Given the shift of interest from investing in financial assets to investing in oneself, coupled with a greater propensity to assume life changes post-financial crisis, it seems people are relying on their own human capital and individual efforts as opposed to  companies in the form of stocks or bonds. In fact, “startup” and “crowdfunding” yield higher costs per click of $1.75 and $1.25, than “buy a stock” and “buy a bond”—$0.70 and $0.65—on Google AdWords.

To further explore these trends, here are our takeaways of each bucket on a micro level and how we see each item intersect.  In the following, please keep in mind that our data (available in detailed tables immediately following this note) are dated January 2006-October 2008 (Pre-crisis) and October 2008-Present (Post-Crisis).

·         School is out; experience is in. For example, a decline of 40% in searches related to college or graduate school pre-financial crisis deepened to -63% post-financial crisis. More specifically, searches for business school, law school, and medical school were collectively down 44% pre-financial crisis and 131% post-financial crisis. Although interest in higher education had already been falling, the financial crisis seems to have exacerbated this downward trend in pursuing higher education.

Conversely, interest in undertaking entrepreneurial ventures has surged since the financial crisis. Searches for “start a business” or “open a store” are collectively up 9% and 67% post-financial crisis versus -5% and 0% pre-financial crisis. Most alluring are the startup dreams of Silicon Valley, many attracting more demand post-financial crisis than pre-financial crisis: startup jobs (+283%, -36%), tech startup (+350%,-45%), write an app (+6900%, 0%), and how to write code (+7%, 19%).

Interest in startups and businesses has swelled, in large part, due to technology increasing the ways in which one can attract capital. Searches for “crowdfunding” were virtually flat before the financial crisis (a term first reportedly used in 2006), but skyrocketed to +8600% post financial crisis; “seed funding” jumped 5600% pre-financial crisis and is up 33% post-financial crisis. Lastly, Kickstarter was only launched in 2009: +8000% post-financial crisis.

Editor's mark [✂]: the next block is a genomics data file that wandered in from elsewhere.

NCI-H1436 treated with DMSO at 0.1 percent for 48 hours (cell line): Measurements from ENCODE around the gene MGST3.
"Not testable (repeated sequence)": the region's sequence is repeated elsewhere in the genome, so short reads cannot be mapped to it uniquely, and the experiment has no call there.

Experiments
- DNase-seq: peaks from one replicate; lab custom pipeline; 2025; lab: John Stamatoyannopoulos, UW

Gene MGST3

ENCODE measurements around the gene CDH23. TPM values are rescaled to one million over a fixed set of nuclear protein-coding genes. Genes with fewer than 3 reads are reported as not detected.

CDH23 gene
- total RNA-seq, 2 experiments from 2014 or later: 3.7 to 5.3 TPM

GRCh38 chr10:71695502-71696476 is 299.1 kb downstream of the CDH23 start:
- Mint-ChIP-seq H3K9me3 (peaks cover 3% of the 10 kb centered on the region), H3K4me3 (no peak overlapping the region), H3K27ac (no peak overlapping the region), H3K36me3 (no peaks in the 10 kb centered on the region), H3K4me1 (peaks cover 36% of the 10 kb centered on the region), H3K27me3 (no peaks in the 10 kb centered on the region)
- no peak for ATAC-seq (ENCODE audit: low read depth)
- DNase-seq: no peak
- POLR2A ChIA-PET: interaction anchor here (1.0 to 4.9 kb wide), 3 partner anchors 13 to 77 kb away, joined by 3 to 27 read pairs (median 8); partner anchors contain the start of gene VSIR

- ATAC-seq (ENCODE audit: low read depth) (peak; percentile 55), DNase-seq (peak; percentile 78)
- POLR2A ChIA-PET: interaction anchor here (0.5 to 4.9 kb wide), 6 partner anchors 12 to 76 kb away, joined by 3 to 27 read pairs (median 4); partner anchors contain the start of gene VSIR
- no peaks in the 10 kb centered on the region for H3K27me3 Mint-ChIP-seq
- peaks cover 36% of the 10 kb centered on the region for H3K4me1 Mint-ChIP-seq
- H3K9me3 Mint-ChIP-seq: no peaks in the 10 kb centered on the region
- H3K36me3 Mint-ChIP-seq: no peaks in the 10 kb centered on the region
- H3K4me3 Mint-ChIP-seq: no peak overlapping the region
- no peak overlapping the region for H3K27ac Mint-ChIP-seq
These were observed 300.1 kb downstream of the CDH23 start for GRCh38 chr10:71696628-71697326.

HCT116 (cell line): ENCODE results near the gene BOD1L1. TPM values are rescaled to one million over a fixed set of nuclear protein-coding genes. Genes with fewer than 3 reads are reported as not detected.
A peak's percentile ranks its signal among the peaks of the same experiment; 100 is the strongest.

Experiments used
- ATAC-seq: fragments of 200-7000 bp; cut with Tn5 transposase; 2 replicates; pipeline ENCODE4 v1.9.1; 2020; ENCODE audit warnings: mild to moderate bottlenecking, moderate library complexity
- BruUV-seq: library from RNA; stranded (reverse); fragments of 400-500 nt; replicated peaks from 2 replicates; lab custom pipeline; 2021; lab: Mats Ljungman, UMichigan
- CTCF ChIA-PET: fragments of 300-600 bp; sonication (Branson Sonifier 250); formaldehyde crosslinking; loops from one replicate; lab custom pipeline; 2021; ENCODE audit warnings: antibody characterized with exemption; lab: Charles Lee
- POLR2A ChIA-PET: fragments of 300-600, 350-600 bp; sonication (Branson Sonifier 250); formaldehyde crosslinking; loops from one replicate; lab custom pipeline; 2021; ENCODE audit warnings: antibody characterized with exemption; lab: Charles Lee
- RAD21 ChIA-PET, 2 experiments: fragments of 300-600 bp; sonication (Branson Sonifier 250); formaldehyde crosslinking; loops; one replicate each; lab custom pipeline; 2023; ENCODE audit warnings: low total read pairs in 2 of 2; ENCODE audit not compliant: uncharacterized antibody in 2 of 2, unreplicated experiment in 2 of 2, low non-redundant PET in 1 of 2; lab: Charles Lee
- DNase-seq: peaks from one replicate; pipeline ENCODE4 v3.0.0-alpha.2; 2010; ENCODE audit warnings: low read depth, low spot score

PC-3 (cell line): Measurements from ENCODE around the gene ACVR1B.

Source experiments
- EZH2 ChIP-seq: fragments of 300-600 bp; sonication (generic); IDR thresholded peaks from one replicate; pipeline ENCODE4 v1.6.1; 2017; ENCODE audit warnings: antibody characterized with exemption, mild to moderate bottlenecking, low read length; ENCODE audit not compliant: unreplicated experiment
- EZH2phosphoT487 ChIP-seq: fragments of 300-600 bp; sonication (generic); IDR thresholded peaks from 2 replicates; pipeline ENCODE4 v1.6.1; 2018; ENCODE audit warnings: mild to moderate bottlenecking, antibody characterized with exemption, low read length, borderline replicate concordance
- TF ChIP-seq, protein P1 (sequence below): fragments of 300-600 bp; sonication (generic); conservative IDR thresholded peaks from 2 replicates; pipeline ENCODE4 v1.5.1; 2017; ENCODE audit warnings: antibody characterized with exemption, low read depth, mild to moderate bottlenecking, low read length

·         Interest in retirement is down 30% since 2006. This figure includes searches for “retirement planning”, “retirement communities”, “nursing homes”, and “golf community”. This is to be expected, as people are living longer, and it is therefore natural to work longer to support additional years of needed income. Further, the financial crisis was a major headwind and few can afford to retire: interest in retirement funds is down 43% since 2006 according to the Google Trend data we reviewed.

·         Individuals are tuning out classic financial investments in favor of real assets. Searches to invest in real estate or one’s home have risen post-financial crisis versus pre-financial crisis: house flipping (+111% post-Crisis, -75% pre-Crisis), real estate (-30%, -43%), renovate house (+166%, -40%), and buy a house (+97%, +8%). Searches related to investing in land or buying art also increased after the financial crisis compared to before the market peak in 08: buy land (+25%, -18%) and buy art (+6%, -9%).